I’ve been following the Holmes legal hijinks for some time, back when it seemed 2022 would never get here, or, if it did, I wouldn’t be here to appreciate it. I have a dozen or so short Sherlock Holmes pastiches and one serious, longer work. I may flog them somewhere in the near future.

    But it’s my understanding that the battle had already been fought and won, that Sherlock has been fair game since 2014, as long as nothing from the works that expire the end of 2022 was incorporated in a new story. That is, any reference to events in the last 10 stories published, such as the second Mrs. Watson, would have been a copyright violation.

    Maybe I’ll just post my tales on my blog, starting with The Adventure of the Empty Trunk: “It was half eight in Baker Street, and Holmes was sawing away at his violin, producing a creditable simulation of a cat fight. I didn’t say so, having already mentioned it thrice . . .”

    • J, your Sherlock stories sound terrific. And now you can publish them in any form you wish.

      You’re correct that the character entered public domain years ago but the estate continued to try to charge licensing fees which many authors paid to avoid expensive lawsuits.

      How about a new story: “The Case of the Caricatured Copyright”?

  2. Funny how the “what happened” question raises in your mind as soon as you see that a couple of those films listed have been lost. You wonder what their story was, i.e. did they get permanently misplaced? Lost in a warehouse fire or earthquake? Who knows.

    I’ve heard the phrase about scream for ice cream but I never knew where it came from nor that it went back that far.

    As I am not a fan of remakes generally (with some exceptions) I don’t see myself being tempted to utilize a character from a public domain work. The one possible temptation would be a couple of Zane Grey’s books.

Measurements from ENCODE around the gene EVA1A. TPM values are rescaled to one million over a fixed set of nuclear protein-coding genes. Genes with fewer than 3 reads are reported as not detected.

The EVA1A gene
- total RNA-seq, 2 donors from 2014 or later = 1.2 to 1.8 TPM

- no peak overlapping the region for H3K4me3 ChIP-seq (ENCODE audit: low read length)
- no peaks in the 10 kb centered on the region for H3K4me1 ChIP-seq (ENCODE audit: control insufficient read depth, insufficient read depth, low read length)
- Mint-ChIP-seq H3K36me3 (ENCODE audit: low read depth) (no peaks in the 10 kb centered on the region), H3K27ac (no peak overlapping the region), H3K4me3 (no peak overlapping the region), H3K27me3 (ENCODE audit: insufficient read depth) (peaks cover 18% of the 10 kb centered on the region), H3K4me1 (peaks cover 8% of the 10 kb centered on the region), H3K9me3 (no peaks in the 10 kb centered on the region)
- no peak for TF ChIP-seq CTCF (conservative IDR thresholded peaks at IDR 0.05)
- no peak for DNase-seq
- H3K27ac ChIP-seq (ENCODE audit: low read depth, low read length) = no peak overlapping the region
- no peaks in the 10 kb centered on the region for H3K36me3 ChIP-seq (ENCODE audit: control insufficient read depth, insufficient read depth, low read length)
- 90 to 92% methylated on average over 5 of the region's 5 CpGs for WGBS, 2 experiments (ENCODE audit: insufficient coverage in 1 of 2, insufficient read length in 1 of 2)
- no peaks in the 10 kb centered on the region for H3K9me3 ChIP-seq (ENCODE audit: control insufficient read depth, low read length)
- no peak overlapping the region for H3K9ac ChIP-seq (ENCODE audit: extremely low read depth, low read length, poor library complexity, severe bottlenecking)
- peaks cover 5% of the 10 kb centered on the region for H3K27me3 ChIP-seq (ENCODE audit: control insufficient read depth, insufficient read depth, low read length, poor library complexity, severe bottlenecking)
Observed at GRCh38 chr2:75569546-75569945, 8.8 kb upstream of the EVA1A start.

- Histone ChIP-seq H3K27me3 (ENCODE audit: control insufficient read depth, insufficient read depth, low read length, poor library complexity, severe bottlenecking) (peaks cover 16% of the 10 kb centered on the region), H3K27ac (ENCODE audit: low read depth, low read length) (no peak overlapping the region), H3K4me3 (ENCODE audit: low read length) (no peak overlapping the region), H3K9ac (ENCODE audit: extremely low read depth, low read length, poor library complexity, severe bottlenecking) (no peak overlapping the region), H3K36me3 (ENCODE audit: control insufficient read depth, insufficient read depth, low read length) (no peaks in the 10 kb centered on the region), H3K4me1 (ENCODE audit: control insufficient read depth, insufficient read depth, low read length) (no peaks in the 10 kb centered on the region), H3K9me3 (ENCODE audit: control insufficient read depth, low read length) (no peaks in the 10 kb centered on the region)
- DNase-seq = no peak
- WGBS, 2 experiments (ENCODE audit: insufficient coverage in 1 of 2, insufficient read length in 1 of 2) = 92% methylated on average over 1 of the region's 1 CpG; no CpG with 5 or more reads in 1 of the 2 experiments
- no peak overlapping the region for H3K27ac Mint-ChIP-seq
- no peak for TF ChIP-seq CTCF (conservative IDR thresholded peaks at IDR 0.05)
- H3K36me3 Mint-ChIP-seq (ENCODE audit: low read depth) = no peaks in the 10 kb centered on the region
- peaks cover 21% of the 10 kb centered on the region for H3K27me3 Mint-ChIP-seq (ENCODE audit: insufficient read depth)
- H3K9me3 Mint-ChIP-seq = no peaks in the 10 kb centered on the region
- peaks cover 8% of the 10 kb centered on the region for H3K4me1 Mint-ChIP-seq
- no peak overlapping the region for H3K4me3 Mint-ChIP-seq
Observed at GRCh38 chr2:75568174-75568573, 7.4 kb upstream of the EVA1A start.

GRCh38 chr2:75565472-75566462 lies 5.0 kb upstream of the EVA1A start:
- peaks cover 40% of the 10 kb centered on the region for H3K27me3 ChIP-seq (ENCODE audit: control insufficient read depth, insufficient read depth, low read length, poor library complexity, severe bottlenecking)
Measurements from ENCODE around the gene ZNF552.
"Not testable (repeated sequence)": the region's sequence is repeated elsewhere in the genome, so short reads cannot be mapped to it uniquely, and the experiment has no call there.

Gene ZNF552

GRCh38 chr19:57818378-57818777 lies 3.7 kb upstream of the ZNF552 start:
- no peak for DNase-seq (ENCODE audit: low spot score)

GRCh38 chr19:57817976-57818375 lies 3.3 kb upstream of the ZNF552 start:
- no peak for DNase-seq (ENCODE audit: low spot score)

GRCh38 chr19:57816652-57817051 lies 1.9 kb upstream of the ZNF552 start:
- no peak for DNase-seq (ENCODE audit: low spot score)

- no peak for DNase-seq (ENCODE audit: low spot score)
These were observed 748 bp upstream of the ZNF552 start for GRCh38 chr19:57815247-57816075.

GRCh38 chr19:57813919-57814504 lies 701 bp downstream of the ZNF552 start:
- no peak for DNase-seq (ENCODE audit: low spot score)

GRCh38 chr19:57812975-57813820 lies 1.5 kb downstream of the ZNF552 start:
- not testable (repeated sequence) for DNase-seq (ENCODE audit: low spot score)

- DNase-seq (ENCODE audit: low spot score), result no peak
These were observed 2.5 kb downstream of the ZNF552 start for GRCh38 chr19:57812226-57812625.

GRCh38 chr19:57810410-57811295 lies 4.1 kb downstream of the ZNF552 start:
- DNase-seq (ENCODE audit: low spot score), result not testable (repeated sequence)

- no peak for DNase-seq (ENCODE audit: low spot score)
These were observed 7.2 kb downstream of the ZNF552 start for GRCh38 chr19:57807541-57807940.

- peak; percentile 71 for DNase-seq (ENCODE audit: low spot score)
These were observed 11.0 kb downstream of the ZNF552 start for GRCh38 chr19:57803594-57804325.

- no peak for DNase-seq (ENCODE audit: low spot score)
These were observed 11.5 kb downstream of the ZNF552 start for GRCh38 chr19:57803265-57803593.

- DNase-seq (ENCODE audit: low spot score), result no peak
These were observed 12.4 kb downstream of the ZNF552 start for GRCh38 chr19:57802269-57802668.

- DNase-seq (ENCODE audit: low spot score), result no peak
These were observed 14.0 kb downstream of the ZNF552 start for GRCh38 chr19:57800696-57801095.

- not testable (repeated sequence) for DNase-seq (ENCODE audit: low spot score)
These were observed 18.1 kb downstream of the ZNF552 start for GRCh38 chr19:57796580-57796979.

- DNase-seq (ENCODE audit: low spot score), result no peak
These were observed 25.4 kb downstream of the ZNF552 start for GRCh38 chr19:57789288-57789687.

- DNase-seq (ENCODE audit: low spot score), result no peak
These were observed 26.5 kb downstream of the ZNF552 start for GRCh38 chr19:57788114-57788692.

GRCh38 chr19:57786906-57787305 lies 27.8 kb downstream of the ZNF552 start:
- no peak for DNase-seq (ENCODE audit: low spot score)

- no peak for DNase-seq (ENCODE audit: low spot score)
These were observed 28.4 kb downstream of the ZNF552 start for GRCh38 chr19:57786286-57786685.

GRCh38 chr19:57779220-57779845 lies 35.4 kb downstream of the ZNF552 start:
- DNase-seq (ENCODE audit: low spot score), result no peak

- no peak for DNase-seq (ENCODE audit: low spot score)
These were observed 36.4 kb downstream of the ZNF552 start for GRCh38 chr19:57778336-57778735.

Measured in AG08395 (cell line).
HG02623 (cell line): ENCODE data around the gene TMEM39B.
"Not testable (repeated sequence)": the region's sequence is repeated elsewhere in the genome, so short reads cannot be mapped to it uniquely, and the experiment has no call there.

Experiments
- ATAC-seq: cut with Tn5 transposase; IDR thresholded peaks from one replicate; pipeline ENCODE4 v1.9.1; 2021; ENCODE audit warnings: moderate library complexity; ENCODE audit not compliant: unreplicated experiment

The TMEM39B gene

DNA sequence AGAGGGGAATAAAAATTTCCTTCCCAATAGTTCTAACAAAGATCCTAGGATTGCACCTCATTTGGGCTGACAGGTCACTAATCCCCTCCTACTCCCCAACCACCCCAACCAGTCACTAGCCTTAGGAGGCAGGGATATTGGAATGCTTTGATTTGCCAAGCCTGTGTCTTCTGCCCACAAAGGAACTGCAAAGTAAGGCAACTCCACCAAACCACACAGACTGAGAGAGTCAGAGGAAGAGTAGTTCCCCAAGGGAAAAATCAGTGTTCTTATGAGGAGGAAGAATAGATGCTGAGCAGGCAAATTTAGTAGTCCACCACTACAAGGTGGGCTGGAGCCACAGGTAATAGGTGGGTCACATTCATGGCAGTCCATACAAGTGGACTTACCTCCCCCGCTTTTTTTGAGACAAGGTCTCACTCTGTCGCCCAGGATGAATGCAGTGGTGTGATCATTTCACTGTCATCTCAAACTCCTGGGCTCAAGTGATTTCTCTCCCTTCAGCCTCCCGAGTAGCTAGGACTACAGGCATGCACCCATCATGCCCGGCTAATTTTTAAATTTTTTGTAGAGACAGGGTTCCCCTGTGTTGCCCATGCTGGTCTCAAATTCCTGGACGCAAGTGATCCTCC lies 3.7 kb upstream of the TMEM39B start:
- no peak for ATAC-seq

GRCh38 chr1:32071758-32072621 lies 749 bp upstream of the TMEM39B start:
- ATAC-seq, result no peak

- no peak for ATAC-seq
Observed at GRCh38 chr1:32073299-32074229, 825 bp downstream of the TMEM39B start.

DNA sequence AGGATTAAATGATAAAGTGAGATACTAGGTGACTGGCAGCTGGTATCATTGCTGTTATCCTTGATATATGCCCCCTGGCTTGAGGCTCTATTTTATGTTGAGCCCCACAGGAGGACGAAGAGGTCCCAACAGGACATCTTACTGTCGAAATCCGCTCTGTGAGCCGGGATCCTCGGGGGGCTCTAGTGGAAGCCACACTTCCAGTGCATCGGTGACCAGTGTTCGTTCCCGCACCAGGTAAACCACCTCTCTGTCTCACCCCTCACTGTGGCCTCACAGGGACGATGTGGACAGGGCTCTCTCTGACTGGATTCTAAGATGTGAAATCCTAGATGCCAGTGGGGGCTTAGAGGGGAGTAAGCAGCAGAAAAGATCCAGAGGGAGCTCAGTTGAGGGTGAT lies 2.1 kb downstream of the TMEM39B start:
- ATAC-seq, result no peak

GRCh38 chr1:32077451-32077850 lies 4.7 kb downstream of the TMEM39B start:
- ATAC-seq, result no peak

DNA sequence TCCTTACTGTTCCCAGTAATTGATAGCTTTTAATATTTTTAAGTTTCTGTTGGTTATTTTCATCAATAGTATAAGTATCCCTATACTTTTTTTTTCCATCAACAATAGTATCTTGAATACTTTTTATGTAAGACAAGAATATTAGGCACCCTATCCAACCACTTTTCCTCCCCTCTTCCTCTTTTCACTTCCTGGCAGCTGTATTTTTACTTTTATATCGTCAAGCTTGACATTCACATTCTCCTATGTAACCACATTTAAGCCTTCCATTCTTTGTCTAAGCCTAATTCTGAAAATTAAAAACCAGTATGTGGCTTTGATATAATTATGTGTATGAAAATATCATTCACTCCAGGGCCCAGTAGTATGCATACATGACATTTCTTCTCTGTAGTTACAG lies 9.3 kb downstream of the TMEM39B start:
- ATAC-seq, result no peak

The concept of silent films amazes me. I don’t know how long they typically were but in this fast-paced, ADHD day and age, I think I’d be fidgeting trying to sit through a silent film. But I’m sure at the time it was quite captivating. Amazing how things evolve.

    • Thanks for stopping by, Brenda.

      Celluloid in old films deteriorated with time and was also flammable. A lot were lost to fire. Unless copies were made, many movies ceased to exist.

      Turner Classic Movies sometimes runs old silent features, which are fun to watch. Stories are told with action and facial expressions. I’m surprised at how quickly some plots move, maybe because there isn’t extraneous dialogue to fill the time.

      Let’s scream for ice cream!

      • Nitrate-based film tended to deteriorate and catch fire easily. Four notable vault fires took away the only copies of many silent films. Some films were destroyed to recover the silver therein. It’s said that 3/4 or more of the old films are lost, 7/8 for pre-1929 works. Wankerpedia has a depressing article on the topic.

        There was an incident at a major studio where an executive wanted more office space and they used the vault, which was emptied, and the contents thrown in dumpsters.

  3. Wow, Debbie, fantastic post! Really interesting material. It would be fun to have more time to explore some of these works.

    As to creative juices flowing, mention of the Hardy Boys #1 – #3 caught my attention. When I was in elementary school and had access to a library, that was the first series that seriously addicted me. I would take a book home and climb up into a tree, reading while people walked by on the sidewalk below.